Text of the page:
Ten Tips for Homeschooling Multiple Kids:

1. We can do hard things. One thing at a time.

  • Homeschooling is hard. So when you find yourself thinking “Wow, this is hard!” that’s because it is. It’s healthy to recognize and admit this! And when there are multiple kids in the mix, home days can feel a lot like trying to keep all the plates spinning. Around our house we love (or at least I love) the phrase “we can do hard things” and I say it almost daily, to myself or to the kids – often both. It can be very freeing to just acknowledge that this path isn’t an easy one, but it’s what we’ve chosen, and it’s so worth it, and we can do hard things.
     
  • Approach each day independently of all others.  We “eat the elephant one bite at at time.” How do you eat an elephant? It’s overwhelming to think about it as a whole, but… one bite at a time seems to work. Same thing with homeschool years – broken down into trimesters, months, days, or even subjects per day, it’s doable.  

2. Be present.

  • I know I can’t do it all, so I have learned to prioritize. My house isn’t nearly as clean as it used to be and our meals are much more simple, but this allows me to be more present with my children on our home days. 

3. Prepare for the week ahead. 

  • My experience has shown that reading the grid ahead of time and making note of anything tricky ahead of time helps tremendously.  Also, if you plan to do the subjects that only take 20 minutes first, then they don't slip through the cracks as easily. I certainly don't follow this advice all the time, but when I do, our homeschool day goes so much smoother!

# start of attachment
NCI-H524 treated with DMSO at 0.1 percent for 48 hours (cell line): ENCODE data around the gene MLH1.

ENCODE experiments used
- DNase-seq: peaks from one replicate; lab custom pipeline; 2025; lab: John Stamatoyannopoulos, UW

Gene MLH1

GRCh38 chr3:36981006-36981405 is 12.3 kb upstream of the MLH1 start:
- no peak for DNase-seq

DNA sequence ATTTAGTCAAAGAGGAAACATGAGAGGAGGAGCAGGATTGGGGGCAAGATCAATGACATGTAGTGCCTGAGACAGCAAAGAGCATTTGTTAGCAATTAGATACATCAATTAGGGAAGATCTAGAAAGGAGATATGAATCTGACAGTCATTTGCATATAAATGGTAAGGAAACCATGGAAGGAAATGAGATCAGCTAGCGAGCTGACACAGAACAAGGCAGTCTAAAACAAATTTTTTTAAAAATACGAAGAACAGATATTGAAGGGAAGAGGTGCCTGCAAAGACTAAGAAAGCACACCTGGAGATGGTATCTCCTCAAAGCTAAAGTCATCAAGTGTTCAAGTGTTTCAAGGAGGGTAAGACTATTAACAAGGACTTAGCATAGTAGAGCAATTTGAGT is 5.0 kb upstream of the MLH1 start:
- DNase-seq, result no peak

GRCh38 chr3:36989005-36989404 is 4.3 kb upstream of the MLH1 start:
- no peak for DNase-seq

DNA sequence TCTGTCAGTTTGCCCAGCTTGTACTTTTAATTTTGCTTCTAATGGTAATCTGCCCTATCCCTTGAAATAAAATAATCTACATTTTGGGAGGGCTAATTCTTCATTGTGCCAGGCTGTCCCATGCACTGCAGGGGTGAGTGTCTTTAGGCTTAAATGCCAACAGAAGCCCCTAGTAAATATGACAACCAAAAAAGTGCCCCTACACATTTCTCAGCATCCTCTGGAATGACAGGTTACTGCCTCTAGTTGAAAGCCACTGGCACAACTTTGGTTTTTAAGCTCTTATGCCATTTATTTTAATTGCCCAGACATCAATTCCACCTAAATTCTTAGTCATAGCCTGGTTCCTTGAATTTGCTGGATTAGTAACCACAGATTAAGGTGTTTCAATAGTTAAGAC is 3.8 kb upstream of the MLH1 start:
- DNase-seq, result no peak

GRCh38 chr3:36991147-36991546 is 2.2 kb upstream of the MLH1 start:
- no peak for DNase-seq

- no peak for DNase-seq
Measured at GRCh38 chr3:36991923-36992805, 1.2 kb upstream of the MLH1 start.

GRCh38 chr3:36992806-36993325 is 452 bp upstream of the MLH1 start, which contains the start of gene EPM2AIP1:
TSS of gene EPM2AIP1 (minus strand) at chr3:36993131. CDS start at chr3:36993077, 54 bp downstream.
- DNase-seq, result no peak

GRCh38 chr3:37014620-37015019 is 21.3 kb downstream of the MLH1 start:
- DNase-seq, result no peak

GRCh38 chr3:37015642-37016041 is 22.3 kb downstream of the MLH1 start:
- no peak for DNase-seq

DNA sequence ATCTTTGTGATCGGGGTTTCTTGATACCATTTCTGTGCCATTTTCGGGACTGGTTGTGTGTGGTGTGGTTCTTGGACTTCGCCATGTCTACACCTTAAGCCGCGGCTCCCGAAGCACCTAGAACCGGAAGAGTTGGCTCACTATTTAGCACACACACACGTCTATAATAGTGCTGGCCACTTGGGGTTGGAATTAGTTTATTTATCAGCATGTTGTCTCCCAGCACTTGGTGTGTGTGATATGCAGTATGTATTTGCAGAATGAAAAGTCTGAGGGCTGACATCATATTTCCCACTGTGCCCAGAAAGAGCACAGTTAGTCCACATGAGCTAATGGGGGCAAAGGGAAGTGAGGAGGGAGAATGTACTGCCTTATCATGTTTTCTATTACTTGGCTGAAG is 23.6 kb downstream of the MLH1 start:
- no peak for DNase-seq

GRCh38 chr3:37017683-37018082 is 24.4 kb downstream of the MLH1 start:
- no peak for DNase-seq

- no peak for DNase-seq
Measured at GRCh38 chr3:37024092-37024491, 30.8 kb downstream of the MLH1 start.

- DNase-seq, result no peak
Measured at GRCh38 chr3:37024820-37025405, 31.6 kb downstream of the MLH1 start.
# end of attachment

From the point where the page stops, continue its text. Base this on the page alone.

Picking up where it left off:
• I feel more organized when I am prepared. I read the updates, read all the grids and narratives twice—quick scan before Monday so I know what everyone needs to bring to school and then a slow and careful read during Monday so I can prepare for the week. I photocopy Mental Math pages and have manipulatives ready to go; I read the HIG and prepare to teach the next day’s lesson; I make sure all of our reading material is easily accessible and sometimes, I even mark the pages. If I’m really on my game, I’ll even prepare some extra activities for my Jr. Kinder student so he isn’t left to his own devices for so long. I haven’t always done this and I’d be lying if I said I did this every week, but I notice a marked difference in our days when I do. I consider school at home as a part-time job.